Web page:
(18:43) you've got the actuator which is you doing stuff to the system uh it turns out that if you want to improve the the difference between the Target and what's actually happening now the easiest thing to do is to fiddle with the sensor right it is much easier to to gain the metrics than to actually improve the system so you need to be aware of that and the reason that that's important is that if you tie punishment and reward to metrics they will be immediately gamed within an inch of their life um so those would be the two cautions

(19:13) I'd give about metrics yeah that's very human to like change the change the measuring system that's a really good example of this but they try to incentivize all of the talents to getting everyone to open up bank accounts and instead what they end up finding out was that all of these Terrors tellers on mass we're doing the sort of natural optimization there which is just going okay let's open up lots and lots of accounts for people whether it was a good idea or not yeah oh yeah I remember when I was in um I was in

(19:45) curries it's like electronic store and I was a cashier and I had to really get my metrics up on selling insurance I think on products but I didn't see what the product was and I was like this is my this customer is getting my two cents would you like Insurance on your product and she just looked at me and goes like no it was a vacuum cleaner bag yes we're good yeah you know I asked a question yeah I would say use use metrics to sense the environment but as I said Beware tying punishment reward like if it didn't work for the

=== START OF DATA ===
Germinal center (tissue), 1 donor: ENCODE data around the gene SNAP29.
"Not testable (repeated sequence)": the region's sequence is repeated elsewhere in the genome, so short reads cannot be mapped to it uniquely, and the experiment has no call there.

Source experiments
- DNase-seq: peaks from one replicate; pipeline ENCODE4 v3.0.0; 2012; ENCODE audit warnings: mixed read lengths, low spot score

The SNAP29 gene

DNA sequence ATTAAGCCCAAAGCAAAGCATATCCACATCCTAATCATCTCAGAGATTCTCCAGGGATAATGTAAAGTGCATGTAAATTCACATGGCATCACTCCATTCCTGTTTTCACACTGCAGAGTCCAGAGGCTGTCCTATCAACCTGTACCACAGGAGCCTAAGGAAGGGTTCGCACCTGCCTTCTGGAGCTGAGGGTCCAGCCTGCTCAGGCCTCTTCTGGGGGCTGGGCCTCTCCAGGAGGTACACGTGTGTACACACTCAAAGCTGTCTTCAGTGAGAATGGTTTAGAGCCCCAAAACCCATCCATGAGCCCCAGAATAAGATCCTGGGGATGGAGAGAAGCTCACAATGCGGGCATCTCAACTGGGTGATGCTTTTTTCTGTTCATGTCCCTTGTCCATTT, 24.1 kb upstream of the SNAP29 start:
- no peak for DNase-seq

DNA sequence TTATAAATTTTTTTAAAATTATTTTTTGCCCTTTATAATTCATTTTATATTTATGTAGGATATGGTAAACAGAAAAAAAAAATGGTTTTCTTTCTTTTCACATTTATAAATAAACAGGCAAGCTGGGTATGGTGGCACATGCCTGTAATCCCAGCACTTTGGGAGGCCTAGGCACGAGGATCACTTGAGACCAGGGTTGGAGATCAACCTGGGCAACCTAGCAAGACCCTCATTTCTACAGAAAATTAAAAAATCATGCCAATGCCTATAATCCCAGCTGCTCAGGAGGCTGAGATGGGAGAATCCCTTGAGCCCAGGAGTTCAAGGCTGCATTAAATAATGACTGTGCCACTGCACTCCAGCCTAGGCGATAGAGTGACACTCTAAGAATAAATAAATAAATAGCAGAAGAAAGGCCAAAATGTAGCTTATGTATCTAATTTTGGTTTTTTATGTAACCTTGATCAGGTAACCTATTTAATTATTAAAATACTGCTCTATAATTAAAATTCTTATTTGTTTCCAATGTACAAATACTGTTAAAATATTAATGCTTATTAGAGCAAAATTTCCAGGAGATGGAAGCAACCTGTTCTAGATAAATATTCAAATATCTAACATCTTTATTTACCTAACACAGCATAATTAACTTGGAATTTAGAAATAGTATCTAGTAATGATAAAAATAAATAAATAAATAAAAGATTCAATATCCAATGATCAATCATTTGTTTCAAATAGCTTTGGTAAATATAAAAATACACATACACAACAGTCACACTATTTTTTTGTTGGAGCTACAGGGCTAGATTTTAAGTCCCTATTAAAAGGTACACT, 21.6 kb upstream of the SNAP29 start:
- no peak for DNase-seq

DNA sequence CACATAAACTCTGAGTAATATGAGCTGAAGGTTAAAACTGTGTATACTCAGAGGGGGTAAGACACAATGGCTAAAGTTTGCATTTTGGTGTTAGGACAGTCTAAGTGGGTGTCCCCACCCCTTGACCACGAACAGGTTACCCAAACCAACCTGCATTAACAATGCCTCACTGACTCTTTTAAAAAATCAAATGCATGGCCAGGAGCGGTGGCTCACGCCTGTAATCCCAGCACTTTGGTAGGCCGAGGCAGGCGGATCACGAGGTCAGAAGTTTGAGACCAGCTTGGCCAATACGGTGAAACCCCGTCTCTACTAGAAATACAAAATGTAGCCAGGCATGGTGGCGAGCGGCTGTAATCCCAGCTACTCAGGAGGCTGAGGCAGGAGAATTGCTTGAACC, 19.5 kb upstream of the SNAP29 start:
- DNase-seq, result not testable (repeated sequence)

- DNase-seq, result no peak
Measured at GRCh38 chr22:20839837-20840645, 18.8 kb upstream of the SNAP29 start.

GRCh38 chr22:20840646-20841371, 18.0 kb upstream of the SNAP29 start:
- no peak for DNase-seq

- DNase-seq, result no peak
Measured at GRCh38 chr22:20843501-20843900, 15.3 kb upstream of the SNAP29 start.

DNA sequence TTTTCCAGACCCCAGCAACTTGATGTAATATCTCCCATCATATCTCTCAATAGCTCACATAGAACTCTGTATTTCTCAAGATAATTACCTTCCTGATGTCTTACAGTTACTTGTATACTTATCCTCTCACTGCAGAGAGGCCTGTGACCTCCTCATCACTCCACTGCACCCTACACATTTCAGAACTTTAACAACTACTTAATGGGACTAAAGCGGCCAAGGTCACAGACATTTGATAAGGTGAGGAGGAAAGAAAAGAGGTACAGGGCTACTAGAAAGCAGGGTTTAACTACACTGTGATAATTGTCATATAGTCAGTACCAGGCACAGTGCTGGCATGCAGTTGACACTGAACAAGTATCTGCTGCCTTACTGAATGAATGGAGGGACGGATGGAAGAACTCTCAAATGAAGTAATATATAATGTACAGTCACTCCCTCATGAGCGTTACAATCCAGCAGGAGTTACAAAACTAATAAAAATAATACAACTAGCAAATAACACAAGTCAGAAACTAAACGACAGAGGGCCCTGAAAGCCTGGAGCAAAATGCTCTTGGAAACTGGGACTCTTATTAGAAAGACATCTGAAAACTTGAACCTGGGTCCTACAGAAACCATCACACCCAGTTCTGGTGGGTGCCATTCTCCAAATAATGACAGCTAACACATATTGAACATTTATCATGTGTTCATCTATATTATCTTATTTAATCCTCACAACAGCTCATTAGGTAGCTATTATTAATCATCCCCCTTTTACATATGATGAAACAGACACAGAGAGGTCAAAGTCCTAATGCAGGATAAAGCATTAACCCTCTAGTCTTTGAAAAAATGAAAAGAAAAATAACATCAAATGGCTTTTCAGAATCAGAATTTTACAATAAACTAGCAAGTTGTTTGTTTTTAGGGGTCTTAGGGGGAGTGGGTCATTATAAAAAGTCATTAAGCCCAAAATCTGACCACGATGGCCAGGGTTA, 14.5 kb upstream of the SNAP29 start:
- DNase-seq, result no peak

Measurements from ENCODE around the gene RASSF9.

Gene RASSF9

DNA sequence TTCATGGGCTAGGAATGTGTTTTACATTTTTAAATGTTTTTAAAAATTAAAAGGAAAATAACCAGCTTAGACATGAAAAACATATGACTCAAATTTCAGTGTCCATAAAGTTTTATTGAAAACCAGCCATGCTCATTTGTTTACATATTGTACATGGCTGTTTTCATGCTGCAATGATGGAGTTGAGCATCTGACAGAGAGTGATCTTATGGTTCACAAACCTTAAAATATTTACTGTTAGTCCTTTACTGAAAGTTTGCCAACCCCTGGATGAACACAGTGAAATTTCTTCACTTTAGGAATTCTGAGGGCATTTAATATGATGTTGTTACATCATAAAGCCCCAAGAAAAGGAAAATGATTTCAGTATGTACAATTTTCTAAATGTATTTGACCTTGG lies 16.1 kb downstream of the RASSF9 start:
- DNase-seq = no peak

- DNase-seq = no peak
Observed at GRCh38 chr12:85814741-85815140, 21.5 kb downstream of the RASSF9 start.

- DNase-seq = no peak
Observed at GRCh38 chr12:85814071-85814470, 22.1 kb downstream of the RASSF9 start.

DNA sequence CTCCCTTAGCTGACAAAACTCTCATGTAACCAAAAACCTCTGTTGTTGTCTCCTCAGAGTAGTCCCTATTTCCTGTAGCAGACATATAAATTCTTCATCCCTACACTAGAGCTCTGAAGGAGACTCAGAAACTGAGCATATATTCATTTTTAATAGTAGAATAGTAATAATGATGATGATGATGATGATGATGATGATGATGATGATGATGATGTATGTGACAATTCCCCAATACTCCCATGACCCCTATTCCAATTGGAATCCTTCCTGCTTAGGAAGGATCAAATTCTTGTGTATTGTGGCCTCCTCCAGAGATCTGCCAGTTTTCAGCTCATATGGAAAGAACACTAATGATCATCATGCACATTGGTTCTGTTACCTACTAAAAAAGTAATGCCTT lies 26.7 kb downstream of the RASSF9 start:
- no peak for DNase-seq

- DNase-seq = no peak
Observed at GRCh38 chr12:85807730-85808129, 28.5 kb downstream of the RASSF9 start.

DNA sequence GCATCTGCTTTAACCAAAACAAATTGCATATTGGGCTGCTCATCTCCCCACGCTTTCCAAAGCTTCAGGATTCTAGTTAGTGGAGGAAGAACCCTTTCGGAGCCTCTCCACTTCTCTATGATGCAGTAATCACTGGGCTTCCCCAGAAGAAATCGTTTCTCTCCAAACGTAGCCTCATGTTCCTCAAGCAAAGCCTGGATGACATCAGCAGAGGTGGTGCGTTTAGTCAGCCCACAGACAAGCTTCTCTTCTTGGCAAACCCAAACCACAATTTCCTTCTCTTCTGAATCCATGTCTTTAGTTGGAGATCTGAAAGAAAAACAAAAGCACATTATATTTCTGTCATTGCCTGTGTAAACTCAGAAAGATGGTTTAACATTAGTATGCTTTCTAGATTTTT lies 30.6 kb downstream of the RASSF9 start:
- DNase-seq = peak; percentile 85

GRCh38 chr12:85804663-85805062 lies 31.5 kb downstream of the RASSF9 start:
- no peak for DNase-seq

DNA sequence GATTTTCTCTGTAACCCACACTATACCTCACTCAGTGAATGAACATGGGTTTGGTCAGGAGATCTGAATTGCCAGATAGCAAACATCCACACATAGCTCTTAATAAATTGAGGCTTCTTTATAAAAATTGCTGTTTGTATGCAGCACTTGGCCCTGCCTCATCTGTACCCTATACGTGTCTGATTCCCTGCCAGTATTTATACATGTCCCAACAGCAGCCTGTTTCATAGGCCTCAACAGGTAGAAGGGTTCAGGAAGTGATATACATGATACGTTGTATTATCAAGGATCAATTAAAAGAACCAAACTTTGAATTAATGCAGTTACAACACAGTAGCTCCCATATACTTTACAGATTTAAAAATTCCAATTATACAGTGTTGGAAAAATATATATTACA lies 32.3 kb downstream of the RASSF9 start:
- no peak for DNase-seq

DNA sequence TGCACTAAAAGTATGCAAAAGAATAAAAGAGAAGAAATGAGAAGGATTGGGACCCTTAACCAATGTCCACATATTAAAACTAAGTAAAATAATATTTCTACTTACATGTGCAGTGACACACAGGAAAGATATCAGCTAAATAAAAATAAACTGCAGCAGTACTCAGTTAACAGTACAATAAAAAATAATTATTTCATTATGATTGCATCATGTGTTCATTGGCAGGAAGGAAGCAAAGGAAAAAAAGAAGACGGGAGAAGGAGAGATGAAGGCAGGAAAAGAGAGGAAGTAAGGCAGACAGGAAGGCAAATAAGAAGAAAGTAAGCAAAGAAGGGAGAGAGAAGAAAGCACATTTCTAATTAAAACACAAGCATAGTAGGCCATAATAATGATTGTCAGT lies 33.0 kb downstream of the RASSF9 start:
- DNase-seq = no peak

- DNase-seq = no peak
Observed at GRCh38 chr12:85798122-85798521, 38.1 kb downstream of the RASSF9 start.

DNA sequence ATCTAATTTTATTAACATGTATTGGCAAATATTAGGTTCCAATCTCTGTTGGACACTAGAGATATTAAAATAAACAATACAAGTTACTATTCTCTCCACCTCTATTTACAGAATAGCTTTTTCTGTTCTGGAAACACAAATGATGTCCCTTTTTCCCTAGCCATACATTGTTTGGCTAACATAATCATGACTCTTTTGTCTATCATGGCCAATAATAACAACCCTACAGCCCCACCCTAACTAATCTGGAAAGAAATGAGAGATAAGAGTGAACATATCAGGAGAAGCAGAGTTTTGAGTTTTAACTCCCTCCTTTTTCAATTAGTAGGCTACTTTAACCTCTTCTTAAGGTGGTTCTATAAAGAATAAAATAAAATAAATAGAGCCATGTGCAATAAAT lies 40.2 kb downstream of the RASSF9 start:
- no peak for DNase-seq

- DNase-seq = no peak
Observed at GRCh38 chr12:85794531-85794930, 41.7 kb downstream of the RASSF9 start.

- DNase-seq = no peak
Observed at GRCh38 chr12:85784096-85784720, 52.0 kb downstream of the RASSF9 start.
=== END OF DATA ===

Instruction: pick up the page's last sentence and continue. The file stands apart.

(20:25) Soviet Union who had unlimited authority to try to make it work an unlimited supply of men and women with guns and dogs to try and make a metrics governing system work then it's not going to work for you right so yeah so use with caution yeah I think there's a good example so to kind of cut you off here it's like because I get asked this a lot about the big four metrics that came out of the work we did with the Dora folks and that they ran with you know the mean time to recovery change failure rate etc etc

(20:55) deployment frequency and it is horrifying what people out there in the world have done with these metrics they're a sane collection of four metrics that pull in different directions so you can't optimize one too much of the cost of the other but you literally get teams inside Enterprises competing on how to improve all of these things and you know exactly as Jacques was saying like you can improve deployment frequency and mean fake change failure rate by deploying more often and not being as good at measuring

(21:24) it but looking for errors and so you'd get these teams optimizing for one percent two percent three percent improvements in these metrics and sort of losing sight of the biggest picture um but to I guess bring this back to a security lens um the thing I often talk to folks when they're trying to do do devsecops inside organizations at the start of this journey is like how quickly can you push a change to production and know that it's actually gone out because if you can't do that quickly if you can't